As the 2020 to 2021 school year quickly approaches, back-to-school season is looking decidedly different. But for parents and students, keeping up with back-to-school traditions and routines can be a good way to bring back some normalcy even as everyone is adjusting to new norms. Here’s what six parents across the country are doing to help make a school year that will be anything but ordinary feel familiar again.


Wendee Lipnick, of Walnut Creek, California, traditionally kicks off the academic year by buying school supplies and new outfits with her daughters, ages 10 and 14. Even though both will be attending school remotely this year, Wendee is sticking to the routine — with a twist.

“This year, the girls and I went clothing shopping online,” she says. “Since they will be fully remote, we had a good laugh about only needing to buy new tops. Even though they have plenty of clothing and will be going to school from their bedrooms, it felt important to follow through with past traditions.”

Planned meals quickly fell by the wayside when Lipnick and her family found themselves learning and working from home last spring, and the girls began gravitating to snacks or pre-packaged meals. This year, the Lipnicks plan to resume making bagged lunches just as they did prior to the pandemic.

“Having lunches accessible to the girls means we can make sure they eat a well-balanced meal and also makes a routine easier to follow,” Lipnick says.


Even though his son won’t be leaving the house to attend school, Jared Morris, of Portland, Oregon, still plans to take the annual first-day-of-school photo.

“It is our tradition to take the photo of our son and share it with his grandparents electronically,” he says. “This year won’t be any different, even though he won’t actually be going to school.”

Of course, looking good for the photo is still a priority: Another end-of-summer ritual is a trip to the barber shop. “Keeping up with prior traditions brings normalcy to a very abnormal time in history and in our son’s life,” Morris says.


When COVID-19 hit, Tracie King and her family were living in Brooklyn, New York. “Since remote learning last year was so spur of the moment, we had to make do in the space we had,” she says.

The family has since relocated to Asheville, North Carolina, which has meant a new learning space for her kids. “This year, with more time to prepare and having a better idea of what to expect, we are letting the kids design their own work spaces,” she says. “By allowing them to choose their desk, chair, light and desk accessories, it's a space they actually want to be in.”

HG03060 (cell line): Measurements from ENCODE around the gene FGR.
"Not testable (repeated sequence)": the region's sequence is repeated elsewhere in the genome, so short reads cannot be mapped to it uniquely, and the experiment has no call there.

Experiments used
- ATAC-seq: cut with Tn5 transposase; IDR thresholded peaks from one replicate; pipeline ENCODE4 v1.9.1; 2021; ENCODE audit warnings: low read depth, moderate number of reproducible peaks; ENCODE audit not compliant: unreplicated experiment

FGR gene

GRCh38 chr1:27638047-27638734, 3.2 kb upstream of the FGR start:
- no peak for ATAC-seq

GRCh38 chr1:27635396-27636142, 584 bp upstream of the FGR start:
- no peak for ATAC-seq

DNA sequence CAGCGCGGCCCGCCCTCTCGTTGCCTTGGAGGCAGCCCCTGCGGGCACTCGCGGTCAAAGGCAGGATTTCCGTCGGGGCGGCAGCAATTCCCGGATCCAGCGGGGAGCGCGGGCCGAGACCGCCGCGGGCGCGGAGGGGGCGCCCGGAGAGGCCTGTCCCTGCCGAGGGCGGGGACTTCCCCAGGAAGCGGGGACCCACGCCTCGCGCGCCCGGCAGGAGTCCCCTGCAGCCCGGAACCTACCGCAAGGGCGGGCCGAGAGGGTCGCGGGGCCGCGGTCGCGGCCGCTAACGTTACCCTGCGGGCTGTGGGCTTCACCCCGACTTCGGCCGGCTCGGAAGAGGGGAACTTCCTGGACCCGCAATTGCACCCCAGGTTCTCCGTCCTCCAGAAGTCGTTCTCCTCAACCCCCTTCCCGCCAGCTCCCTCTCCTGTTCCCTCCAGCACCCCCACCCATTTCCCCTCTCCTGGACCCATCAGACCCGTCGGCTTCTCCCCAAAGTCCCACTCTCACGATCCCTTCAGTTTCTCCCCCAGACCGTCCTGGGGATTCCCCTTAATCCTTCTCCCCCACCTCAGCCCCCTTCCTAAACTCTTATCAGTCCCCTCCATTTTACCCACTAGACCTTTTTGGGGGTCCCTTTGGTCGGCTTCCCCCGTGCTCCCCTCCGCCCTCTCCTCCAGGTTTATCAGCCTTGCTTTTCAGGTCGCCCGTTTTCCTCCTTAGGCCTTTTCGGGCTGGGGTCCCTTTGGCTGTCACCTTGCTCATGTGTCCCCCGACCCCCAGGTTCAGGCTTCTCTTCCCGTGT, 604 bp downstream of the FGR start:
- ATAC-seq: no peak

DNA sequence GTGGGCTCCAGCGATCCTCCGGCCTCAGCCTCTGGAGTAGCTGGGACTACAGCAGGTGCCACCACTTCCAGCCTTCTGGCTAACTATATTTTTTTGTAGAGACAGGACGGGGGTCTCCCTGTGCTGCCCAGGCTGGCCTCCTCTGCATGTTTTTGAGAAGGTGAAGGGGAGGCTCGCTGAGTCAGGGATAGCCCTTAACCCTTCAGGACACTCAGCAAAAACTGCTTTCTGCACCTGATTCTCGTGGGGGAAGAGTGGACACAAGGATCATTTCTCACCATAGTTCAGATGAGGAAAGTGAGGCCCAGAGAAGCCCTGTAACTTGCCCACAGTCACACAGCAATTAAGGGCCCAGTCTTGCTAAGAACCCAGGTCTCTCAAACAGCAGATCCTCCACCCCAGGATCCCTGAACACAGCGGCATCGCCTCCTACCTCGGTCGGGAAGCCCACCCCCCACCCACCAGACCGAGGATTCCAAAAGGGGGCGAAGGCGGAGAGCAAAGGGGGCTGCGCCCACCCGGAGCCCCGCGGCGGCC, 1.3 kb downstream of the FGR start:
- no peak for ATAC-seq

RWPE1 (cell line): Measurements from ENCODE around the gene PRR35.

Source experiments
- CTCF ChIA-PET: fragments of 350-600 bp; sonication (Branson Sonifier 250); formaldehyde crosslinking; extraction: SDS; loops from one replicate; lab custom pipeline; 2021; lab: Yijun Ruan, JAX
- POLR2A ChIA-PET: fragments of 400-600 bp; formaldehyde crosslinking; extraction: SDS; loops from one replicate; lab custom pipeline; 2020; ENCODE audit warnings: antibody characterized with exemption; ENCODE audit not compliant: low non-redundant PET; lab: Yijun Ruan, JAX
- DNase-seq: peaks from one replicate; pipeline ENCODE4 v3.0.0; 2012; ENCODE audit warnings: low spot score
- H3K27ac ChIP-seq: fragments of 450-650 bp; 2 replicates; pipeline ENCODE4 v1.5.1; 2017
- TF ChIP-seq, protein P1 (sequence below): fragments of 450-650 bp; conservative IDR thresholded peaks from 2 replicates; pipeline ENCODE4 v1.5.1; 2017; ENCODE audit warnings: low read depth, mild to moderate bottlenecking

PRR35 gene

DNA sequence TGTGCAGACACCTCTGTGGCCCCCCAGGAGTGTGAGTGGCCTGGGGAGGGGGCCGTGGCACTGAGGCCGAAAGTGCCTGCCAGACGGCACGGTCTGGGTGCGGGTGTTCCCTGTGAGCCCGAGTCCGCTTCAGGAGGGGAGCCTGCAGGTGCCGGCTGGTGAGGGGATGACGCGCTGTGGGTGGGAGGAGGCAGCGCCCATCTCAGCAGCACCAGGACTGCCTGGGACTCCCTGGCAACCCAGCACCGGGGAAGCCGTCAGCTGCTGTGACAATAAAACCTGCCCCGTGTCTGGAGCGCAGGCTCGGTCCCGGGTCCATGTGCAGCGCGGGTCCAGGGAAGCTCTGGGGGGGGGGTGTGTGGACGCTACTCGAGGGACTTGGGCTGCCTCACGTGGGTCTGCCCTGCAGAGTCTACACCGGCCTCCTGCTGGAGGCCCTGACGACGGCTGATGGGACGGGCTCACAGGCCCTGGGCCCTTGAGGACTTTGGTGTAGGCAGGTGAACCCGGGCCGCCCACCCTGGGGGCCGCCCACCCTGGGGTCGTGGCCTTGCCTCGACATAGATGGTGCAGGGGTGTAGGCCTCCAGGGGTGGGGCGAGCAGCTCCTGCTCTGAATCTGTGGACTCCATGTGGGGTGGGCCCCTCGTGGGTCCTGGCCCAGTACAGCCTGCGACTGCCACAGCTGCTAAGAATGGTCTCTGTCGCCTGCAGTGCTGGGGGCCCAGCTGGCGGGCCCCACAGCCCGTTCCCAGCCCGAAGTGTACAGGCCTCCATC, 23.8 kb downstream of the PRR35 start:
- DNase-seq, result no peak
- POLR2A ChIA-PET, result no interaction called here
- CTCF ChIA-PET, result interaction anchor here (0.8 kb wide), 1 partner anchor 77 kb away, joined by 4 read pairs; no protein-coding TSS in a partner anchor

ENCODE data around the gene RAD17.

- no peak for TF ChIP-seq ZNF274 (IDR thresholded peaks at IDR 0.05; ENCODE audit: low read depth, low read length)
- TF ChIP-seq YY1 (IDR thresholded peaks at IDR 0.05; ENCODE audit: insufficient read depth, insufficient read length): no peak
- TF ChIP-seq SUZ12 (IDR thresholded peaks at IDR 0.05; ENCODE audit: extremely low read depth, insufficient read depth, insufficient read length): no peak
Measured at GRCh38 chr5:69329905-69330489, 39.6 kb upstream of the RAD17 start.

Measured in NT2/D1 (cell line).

Dena Magid’s two daughters attend a charter school where they are required to wear a uniform. Even though they’ll be attending school from home, where Zoom class could technically be attended in your PJs, Magid is enforcing the same routine the girls would be following for in-person learning: They’ll get up, brush their teeth and get dressed in their uniforms for the day.

That way, school will really feel like school. “Wearing their uniforms differentiates the school day from every other day at home,” says Magid, who lives in Phoenix.


For Elana Hostetter’s daughter, the hardest part about foregoing a fully in-person school experience is missing out on physical education classes. To make up for it, Hostetter and her daughter have discussed the idea of running a 10K.

“If schools aren’t able to meaningfully offer programs like P.E. and art virtually, we are going to prioritize setting goals every term to incorporate them into our daughter’s life,” says the Ada, Michigan, mom.

She’ll also give her daughter a regularly scheduled task. “I can’t control what our school district selects in terms of fully returning to school, but I can help my daughter feel as though she is gaining independence,” Hostetter says. “We came up with the idea of her cooking dinner every week. She will be responsible for meal planning, generating a shopping list, cooking and serving a meal of her choice once a week.”


The isolation of sheltering in place took a toll on Juliana Weis and her family. To help give her two daughters the socializing they’ve been craving, she made a safe plan to reintroduce some face-to-face time with friends.

“Essentially, since they will be on screens all school day, our way to prepare for this remote learning is to establish quality time off screens,” says Weis, who lives in Bainbridge Island, Washington.

Her older daughter has been permitted to meet up with four designated friends on a weekly basis to play soccer. Because they are in high school, Weis trusts them to take proper safety precautions during their outdoor activity. Weis’ younger daughter loves art, so she joined a class with just a few students that’s being taught by a local artist. It’s helped a lot, Weis says: “These peer connections have been essential to their emotional well-being.”

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